Quadrants can provide a useful visualization of a product’s positioning with respect to its competitors, in lieu of reading through longish narrative evaluations. Traditional analyst quadrants are also controversial, and for good reason.
Most Quadrants are Static
The problem with most quadrants is they are static. This means they fix the position of vendor without taking your context into account. Irrespective of your requirements or your size, you see the same vendor at a specific location in the Quadrant. So two vastly different enterprise customers will see the same set of vendors in top right. That's useful for vendors who pay analyst firms to market themselves, but it's a disadvantage for you.
There's an alternative
Consider a Web Content & Experience Management (WCM) use case.
Enterprise A has requirements for creating a digital property that focuses on Basic Digital Marketing and Online Community use cases. If they used RSG’s RealQuadrant, they would be able to specify these requirements in addition to their preferences for technology, deployment model and various other strategic factors.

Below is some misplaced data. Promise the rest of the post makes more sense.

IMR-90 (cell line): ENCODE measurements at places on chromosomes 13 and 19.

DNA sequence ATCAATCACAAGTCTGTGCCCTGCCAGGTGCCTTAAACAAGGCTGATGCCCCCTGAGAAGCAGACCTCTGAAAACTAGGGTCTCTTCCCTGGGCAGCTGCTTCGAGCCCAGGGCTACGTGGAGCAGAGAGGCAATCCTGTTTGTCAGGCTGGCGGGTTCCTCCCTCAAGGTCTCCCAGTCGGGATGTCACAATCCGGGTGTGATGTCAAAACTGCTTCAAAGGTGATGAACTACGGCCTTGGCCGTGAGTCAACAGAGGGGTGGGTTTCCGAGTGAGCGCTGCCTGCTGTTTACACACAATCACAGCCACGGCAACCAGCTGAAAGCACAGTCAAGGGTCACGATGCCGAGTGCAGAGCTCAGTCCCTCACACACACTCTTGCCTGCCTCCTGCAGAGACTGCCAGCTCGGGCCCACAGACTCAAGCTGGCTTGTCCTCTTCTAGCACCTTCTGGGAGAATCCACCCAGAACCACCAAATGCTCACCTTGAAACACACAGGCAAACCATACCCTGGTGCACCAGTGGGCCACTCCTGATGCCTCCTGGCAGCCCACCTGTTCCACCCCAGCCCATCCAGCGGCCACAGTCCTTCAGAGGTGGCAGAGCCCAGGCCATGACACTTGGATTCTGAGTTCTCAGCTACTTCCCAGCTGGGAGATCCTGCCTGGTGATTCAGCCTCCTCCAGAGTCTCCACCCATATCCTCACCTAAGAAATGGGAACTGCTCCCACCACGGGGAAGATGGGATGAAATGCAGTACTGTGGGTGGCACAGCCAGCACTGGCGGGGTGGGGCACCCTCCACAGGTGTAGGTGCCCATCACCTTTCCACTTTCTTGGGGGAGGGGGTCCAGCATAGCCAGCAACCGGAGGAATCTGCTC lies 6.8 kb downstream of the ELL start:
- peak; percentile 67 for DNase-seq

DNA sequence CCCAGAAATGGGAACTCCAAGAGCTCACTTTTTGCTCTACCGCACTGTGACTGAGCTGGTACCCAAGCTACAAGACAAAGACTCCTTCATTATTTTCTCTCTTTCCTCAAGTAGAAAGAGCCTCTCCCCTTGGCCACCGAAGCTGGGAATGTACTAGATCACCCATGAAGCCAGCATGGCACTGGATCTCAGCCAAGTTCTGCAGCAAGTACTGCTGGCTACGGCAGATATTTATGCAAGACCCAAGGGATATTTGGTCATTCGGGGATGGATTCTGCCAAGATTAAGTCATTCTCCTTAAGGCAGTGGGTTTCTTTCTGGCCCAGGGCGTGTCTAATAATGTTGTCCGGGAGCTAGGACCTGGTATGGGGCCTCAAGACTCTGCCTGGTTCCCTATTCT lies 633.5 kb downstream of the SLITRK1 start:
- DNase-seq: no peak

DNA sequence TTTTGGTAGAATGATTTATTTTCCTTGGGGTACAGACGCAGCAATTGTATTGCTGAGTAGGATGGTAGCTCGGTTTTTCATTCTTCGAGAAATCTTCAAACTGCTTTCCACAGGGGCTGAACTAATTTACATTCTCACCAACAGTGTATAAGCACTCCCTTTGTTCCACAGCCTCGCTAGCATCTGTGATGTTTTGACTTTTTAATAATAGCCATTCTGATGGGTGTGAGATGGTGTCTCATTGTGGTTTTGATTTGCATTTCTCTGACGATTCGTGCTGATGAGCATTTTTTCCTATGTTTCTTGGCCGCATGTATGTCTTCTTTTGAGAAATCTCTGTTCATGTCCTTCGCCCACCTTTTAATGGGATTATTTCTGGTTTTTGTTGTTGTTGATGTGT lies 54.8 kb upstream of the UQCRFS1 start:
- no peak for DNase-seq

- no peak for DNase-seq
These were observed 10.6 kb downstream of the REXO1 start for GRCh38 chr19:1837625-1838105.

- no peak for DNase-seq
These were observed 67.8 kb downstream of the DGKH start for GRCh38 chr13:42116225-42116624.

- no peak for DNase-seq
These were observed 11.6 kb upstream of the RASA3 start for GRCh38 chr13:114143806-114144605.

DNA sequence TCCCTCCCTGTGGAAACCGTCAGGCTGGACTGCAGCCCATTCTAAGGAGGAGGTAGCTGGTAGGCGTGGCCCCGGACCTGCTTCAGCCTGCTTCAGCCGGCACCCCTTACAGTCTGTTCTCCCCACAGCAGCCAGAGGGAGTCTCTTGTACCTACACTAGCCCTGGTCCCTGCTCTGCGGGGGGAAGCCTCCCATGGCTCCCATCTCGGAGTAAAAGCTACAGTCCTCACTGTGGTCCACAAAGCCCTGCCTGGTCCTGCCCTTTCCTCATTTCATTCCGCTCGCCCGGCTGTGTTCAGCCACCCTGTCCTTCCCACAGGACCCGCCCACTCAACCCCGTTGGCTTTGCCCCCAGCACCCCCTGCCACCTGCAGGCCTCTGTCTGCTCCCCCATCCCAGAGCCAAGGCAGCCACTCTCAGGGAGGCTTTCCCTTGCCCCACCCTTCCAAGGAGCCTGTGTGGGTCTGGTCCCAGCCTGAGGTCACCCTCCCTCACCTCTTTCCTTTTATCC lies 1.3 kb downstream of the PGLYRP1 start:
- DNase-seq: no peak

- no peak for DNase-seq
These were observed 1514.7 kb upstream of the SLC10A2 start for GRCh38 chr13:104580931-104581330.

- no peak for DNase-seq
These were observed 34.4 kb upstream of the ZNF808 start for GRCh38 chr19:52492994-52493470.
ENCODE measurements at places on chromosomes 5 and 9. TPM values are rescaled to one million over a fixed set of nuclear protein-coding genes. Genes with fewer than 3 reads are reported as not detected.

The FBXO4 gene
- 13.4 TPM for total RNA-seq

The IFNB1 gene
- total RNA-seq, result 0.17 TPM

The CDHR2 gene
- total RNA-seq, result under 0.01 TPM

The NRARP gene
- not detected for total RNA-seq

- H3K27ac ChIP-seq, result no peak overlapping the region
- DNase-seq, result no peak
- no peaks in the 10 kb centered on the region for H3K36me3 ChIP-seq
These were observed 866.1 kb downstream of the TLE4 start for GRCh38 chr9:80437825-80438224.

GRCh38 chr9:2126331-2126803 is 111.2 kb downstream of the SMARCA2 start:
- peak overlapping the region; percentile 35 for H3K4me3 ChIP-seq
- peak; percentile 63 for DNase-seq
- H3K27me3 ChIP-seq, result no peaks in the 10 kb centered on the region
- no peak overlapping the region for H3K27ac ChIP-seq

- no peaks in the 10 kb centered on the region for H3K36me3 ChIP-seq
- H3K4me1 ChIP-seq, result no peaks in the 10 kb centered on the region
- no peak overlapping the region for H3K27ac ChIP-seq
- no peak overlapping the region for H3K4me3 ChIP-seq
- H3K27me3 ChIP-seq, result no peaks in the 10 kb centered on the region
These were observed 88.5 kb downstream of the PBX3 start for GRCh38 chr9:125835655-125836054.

This is what they might end up with:
Fig 1: Quadrant for Enterprise A
Now, Enterprise B has a different set of requirements. They want to have a platform that can be used for creating “Content-Enriched Applications” and “Omni-Channel Engagement” use cases. In addition, they have specific requirements for asks in terms of Vendor Professional Services, Viability & Stability and Roadmap. These are 3 of the 10 strategic factors that we evaluate vendors against.
And this is what they might end up with:
Fig 2: Quadrant for Enterprise B with a different set of WCM requirements
Now, as you can see, both quadrants show different positions for the vendors. See for example how Drupal has moved from top right to bottom left. Seems dramatic? I actually doubt it surprises our research customers. We’ve seen how enterprises can have vastly different requirements and even for the same customer can execute use cases that suggest different products or vendors for specific use cases.
So if your requirements are not static, shouldn't your quadrant be dynamic, too? Don’t let analysts tell you what your quadrant should be.
There's no magic involved — you can yourself create your own RealQuadrant here.